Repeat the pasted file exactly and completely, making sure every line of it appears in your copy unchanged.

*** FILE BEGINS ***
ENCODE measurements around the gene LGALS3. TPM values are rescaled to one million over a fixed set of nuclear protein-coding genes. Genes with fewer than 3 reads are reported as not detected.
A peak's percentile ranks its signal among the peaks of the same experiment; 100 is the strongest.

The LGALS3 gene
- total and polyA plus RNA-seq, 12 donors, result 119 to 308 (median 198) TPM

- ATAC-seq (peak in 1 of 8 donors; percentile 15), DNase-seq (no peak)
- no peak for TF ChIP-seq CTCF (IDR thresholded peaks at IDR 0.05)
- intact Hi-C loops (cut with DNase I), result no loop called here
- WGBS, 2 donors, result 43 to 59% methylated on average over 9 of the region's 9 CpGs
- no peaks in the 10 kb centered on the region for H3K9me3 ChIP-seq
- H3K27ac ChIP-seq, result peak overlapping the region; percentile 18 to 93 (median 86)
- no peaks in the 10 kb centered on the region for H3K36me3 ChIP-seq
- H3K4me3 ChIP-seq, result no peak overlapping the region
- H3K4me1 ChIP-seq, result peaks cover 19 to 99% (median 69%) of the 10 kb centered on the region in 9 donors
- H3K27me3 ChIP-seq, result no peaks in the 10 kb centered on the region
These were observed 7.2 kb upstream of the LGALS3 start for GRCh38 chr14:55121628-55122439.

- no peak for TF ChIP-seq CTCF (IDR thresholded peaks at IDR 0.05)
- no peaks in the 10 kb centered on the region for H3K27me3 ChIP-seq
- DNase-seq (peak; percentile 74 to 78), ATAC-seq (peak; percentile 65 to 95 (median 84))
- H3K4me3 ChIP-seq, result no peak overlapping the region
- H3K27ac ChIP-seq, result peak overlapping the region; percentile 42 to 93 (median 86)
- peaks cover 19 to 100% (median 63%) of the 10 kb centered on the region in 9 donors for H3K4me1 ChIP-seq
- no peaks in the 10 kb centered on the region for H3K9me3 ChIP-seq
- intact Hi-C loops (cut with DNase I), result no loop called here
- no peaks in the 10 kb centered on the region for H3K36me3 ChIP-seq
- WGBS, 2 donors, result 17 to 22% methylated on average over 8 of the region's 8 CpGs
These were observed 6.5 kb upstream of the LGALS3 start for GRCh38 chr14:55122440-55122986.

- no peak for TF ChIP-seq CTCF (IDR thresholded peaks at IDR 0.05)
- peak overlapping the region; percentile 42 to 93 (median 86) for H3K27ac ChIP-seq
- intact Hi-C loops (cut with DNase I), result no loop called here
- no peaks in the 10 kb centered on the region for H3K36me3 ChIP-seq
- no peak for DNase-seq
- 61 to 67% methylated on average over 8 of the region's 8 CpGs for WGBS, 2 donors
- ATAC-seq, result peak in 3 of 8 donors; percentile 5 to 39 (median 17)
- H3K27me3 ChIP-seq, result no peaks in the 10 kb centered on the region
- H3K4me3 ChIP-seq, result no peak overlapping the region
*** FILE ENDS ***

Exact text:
ENCODE measurements around the gene LGALS3. TPM values are rescaled to one million over a fixed set of nuclear protein-coding genes. Genes with fewer than 3 reads are reported as not detected.
A peak's percentile ranks its signal among the peaks of the same experiment; 100 is the strongest.

The LGALS3 gene
- total and polyA plus RNA-seq, 12 donors, result 119 to 308 (median 198) TPM

- ATAC-seq (peak in 1 of 8 donors; percentile 15), DNase-seq (no peak)
- no peak for TF ChIP-seq CTCF (IDR thresholded peaks at IDR 0.05)
- intact Hi-C loops (cut with DNase I), result no loop called here
- WGBS, 2 donors, result 43 to 59% methylated on average over 9 of the region's 9 CpGs
- no peaks in the 10 kb centered on the region for H3K9me3 ChIP-seq
- H3K27ac ChIP-seq, result peak overlapping the region; percentile 18 to 93 (median 86)
- no peaks in the 10 kb centered on the region for H3K36me3 ChIP-seq
- H3K4me3 ChIP-seq, result no peak overlapping the region
- H3K4me1 ChIP-seq, result peaks cover 19 to 99% (median 69%) of the 10 kb centered on the region in 9 donors
- H3K27me3 ChIP-seq, result no peaks in the 10 kb centered on the region
These were observed 7.2 kb upstream of the LGALS3 start for GRCh38 chr14:55121628-55122439.

- no peak for TF ChIP-seq CTCF (IDR thresholded peaks at IDR 0.05)
- no peaks in the 10 kb centered on the region for H3K27me3 ChIP-seq
- DNase-seq (peak; percentile 74 to 78), ATAC-seq (peak; percentile 65 to 95 (median 84))
- H3K4me3 ChIP-seq, result no peak overlapping the region
- H3K27ac ChIP-seq, result peak overlapping the region; percentile 42 to 93 (median 86)
- peaks cover 19 to 100% (median 63%) of the 10 kb centered on the region in 9 donors for H3K4me1 ChIP-seq
- no peaks in the 10 kb centered on the region for H3K9me3 ChIP-seq
- intact Hi-C loops (cut with DNase I), result no loop called here
- no peaks in the 10 kb centered on the region for H3K36me3 ChIP-seq
- WGBS, 2 donors, result 17 to 22% methylated on average over 8 of the region's 8 CpGs
These were observed 6.5 kb upstream of the LGALS3 start for GRCh38 chr14:55122440-55122986.

- no peak for TF ChIP-seq CTCF (IDR thresholded peaks at IDR 0.05)
- peak overlapping the region; percentile 42 to 93 (median 86) for H3K27ac ChIP-seq
- intact Hi-C loops (cut with DNase I), result no loop called here
- no peaks in the 10 kb centered on the region for H3K36me3 ChIP-seq
- no peak for DNase-seq
- 61 to 67% methylated on average over 8 of the region's 8 CpGs for WGBS, 2 donors
- ATAC-seq, result peak in 3 of 8 donors; percentile 5 to 39 (median 17)
- H3K27me3 ChIP-seq, result no peaks in the 10 kb centered on the region
- H3K4me3 ChIP-seq, result no peak overlapping the region